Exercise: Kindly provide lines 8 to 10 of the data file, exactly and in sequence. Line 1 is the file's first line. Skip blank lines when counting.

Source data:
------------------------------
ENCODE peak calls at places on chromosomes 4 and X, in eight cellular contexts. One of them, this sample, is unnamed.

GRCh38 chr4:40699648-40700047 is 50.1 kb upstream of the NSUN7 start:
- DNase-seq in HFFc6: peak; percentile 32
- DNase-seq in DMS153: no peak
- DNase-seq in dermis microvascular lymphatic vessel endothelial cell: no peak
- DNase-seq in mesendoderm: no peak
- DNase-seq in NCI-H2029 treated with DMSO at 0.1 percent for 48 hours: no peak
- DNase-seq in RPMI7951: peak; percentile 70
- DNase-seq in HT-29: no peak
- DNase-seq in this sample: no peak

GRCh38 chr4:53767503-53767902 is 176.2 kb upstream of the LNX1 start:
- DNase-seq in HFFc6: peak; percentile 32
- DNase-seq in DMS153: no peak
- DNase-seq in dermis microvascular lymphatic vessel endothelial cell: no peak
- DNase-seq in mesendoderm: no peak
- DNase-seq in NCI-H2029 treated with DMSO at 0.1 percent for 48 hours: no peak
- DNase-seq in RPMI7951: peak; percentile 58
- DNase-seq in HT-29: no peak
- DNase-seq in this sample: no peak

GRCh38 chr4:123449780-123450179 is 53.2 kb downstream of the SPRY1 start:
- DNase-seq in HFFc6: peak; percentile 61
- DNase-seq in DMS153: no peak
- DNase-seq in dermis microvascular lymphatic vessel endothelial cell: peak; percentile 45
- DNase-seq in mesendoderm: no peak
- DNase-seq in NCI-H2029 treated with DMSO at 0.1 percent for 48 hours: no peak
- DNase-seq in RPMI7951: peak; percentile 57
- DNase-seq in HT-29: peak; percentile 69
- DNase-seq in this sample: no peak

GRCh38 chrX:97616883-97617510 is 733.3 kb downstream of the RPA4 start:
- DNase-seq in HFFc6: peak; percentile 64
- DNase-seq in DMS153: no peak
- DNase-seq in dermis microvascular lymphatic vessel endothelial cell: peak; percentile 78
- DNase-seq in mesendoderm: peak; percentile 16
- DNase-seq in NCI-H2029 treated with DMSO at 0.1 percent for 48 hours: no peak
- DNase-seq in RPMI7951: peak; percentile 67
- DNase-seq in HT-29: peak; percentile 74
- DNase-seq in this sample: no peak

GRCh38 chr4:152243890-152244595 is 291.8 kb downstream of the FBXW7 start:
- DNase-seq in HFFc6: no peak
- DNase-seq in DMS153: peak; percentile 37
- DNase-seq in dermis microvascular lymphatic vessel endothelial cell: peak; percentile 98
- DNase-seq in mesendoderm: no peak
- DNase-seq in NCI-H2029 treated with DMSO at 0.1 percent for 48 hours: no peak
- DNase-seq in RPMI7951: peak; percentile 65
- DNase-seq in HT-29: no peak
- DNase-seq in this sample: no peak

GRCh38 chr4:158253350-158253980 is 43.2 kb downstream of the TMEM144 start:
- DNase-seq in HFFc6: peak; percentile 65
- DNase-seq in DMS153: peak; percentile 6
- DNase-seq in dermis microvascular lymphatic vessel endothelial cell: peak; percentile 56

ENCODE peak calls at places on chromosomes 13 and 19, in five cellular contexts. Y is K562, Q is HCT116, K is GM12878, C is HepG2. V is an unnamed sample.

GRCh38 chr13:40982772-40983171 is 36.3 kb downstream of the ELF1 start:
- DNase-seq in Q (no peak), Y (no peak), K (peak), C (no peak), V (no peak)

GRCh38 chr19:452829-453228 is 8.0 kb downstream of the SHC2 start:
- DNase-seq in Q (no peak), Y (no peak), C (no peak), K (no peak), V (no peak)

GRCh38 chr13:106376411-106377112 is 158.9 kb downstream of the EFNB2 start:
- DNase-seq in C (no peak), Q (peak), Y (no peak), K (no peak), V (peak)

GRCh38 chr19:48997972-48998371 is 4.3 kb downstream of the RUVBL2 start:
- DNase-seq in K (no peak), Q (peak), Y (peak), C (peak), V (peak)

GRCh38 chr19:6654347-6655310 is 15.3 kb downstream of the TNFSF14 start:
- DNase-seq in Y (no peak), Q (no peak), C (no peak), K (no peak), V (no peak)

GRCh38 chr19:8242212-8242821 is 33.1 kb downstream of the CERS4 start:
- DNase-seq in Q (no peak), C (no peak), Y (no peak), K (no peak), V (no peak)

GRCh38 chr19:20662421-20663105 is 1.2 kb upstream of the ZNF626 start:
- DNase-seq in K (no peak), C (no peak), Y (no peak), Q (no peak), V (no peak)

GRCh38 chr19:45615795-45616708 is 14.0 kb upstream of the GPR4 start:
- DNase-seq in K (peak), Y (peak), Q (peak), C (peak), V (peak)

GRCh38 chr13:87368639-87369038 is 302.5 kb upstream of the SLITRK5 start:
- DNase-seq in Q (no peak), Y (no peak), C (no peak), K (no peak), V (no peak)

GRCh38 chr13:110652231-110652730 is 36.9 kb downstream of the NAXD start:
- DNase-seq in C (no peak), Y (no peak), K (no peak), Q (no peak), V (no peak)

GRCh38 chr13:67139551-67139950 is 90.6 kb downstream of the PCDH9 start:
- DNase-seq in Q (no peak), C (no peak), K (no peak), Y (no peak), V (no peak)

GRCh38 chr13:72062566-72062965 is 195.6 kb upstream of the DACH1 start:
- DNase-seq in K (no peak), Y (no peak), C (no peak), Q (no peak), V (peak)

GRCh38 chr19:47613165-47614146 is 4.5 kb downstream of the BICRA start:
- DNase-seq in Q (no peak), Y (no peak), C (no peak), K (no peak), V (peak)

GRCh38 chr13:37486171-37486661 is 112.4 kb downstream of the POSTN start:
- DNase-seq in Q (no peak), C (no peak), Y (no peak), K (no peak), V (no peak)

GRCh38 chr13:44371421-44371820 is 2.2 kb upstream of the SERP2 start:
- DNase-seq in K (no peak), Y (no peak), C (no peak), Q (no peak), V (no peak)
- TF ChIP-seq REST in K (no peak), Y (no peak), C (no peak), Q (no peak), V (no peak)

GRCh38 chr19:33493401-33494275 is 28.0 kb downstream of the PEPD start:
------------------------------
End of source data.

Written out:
- DNase-seq in RPMI7951: peak; percentile 70
- DNase-seq in HT-29: no peak
- DNase-seq in this sample: no peak